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in march, moodys says it would review the assumptions of how much federal support banks might receive. u.s. regulators are working with banks on liquidation plans in case of another financial crisis. why does moody do this now? meanwhile, checking shares of the banks, goldman sachs is a touch lower in frankfurt trading up by around .8%. jpmorgan, morgan stanley and wells fargo all trading higher. treasury secretary jack lew calling on congress to raise the u.s. debt ceiling speaking in california on thursday. he says lawmakers shouldn't wait for some unknowable last minute to resolve the issue. and the u.s. can't afford another self-inflicted wound. he estimates the government is weeks away from bumping up against the borrowing limit. congress returns from the summer recess next month. the tokyo city government plans to invest in six megasolar
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plants across japan. the total output would be enough to power 270,000 homes a year. we have the story live from tokyo. >> tokyo revealed plans for $170 million solar power project. last year the government set up funds to invest in power plants and this money will cover 20% to 30% of the cost. each plant will be built and operated by private companies. the facilities are scheduled to go online this year at the earliest. tokyo is hoping this will encourage the use of renewable energies and promote competition in the utility industry. many japanese companies are eager to get a foot hold in the electricity market because of the country's power shortages. this was caused by the closure of nuclear power plants after the quake and tsunami. a restaurant operator decided to construct a solar farm in northern part of the japan, with $50 million investment to earn income from southern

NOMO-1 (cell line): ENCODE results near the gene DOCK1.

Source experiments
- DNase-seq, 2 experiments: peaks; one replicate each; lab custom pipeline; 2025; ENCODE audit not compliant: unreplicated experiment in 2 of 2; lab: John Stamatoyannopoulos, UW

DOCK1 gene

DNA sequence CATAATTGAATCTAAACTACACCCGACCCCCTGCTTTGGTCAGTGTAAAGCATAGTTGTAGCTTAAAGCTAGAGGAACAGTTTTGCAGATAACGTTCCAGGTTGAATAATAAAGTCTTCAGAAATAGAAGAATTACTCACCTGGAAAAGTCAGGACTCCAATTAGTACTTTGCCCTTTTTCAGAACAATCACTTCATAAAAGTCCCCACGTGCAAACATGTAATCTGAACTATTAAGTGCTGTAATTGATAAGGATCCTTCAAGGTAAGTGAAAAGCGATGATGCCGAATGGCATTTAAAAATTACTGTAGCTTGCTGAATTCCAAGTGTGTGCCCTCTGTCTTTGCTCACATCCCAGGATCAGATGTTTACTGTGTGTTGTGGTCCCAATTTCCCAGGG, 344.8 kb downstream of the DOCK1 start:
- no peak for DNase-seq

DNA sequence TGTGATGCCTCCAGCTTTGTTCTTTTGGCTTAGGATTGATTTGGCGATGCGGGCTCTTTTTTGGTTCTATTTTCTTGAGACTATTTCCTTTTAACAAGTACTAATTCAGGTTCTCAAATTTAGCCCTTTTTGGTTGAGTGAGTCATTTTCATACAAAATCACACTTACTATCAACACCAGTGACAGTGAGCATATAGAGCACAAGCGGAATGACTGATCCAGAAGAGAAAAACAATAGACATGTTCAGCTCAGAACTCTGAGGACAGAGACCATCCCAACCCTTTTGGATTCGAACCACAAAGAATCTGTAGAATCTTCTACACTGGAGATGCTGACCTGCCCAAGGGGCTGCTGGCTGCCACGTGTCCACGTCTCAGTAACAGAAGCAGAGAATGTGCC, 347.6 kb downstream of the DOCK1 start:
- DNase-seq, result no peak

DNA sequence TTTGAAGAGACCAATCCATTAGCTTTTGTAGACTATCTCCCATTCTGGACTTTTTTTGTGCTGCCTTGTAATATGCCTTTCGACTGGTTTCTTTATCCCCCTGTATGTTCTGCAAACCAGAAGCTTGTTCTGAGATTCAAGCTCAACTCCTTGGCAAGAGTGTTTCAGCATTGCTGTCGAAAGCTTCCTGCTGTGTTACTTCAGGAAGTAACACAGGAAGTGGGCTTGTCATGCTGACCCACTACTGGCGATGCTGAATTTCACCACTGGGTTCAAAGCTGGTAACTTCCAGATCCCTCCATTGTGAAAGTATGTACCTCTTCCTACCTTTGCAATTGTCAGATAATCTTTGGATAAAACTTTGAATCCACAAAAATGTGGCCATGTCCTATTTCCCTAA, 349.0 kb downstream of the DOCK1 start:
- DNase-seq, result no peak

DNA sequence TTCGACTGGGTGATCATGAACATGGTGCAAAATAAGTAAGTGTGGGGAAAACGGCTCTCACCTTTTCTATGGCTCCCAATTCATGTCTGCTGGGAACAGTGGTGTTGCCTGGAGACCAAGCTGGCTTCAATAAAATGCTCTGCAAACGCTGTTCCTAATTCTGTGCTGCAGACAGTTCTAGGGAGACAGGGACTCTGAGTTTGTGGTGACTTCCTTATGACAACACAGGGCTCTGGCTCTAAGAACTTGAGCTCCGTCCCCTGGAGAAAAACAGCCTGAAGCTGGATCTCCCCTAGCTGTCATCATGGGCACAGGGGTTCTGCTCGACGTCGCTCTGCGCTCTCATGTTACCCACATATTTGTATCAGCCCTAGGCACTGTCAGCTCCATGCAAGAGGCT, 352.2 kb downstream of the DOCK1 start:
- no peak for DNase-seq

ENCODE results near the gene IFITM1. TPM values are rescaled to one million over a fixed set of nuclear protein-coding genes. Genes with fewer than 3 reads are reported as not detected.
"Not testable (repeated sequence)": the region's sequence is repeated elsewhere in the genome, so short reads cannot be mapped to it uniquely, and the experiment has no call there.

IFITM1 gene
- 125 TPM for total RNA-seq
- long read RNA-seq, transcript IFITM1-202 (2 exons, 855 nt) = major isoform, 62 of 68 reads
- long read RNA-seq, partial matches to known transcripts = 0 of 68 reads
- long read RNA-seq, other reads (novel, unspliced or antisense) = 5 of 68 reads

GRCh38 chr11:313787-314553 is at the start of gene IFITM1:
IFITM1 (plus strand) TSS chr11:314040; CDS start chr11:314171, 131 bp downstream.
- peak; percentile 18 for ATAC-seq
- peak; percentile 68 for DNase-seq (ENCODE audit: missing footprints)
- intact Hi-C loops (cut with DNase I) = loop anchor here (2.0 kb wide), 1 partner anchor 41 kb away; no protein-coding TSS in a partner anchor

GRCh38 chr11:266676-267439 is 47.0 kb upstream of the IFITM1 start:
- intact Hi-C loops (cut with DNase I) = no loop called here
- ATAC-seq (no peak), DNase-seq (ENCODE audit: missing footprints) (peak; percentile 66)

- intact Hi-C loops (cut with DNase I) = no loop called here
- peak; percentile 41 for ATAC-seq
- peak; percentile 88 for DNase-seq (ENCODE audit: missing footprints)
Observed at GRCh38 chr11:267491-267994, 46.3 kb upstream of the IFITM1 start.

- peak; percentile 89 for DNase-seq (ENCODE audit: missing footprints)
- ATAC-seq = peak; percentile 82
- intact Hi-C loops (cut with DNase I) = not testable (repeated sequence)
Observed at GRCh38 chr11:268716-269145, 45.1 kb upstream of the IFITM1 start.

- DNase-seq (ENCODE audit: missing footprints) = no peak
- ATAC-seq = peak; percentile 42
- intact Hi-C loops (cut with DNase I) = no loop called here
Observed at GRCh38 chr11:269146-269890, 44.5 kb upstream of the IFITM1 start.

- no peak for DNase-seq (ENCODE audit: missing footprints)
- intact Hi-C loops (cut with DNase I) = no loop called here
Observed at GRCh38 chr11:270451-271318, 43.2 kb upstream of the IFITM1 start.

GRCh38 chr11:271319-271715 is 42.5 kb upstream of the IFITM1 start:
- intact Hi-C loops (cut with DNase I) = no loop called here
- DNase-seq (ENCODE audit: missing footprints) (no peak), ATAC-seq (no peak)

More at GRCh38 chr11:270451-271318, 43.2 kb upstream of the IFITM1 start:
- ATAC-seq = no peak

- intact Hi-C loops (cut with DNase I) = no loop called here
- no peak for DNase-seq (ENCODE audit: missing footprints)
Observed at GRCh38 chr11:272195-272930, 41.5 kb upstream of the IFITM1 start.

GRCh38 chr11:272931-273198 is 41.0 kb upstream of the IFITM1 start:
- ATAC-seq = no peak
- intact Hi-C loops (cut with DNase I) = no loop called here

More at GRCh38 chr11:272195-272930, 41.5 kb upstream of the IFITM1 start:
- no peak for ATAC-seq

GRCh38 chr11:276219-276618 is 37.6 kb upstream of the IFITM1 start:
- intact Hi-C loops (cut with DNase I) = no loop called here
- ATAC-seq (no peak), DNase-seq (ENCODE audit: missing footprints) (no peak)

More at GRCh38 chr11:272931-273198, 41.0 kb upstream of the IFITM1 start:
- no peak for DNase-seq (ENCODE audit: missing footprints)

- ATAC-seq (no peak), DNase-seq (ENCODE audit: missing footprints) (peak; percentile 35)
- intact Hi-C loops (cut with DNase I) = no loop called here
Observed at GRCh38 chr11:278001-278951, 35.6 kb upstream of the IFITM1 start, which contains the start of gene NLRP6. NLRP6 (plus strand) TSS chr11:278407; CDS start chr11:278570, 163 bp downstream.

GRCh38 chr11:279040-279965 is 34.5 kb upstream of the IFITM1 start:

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electricity. trading invests $350 million in four solar power plants in eastern japan, making it one of the highest capacity solar facilities in the region. carolin, back to you. >> thank you so much for that. there is just over two weeks to go until australia's federal election and the opposition is currently ahead in the polls. cnbc's matt taylor filed this report from australia's battleground districts. >> reporter: we're here in the outer western suburbs of sydney where these key marginal seats are very important to the outcome of the federal election on the 7th of september. it is in these seats where the future government could be decided because they are so marginal. this current seat that we're in sits on a margin of 1.1%. so important, in fact, that the latest paid number of visits to these suburbs and seats today, the prime minister kevin rud, he paid a visit to the suburb of penworth where we are now, meeting and greeting with locals in the shopping center.
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didn't always go to plan. he was heckled on a few occasions. a lot of people out here concerned about jobs, the economy, and also health. take a look at the key issues that the electorate around the outer suburbs of sydney are really focused on. >> this is where the australian election will be won and lost, in the outer suburbs of our big cities. this is the city of lindsey, 60 clomers from the center of sydney, flanked on one side by the historic blue mountains and on the other side is the traditionally blue collar suburb of penrith. it is held by labor and the current assistant treasurer david bradbury, but on a margin of 1.1% and both sides of politics are going all out to try to win voter approval. the key issues facing the electorate were front and center at a debate this week, where the assistant treasurer faced off against his liberal party opponent, fiona scott.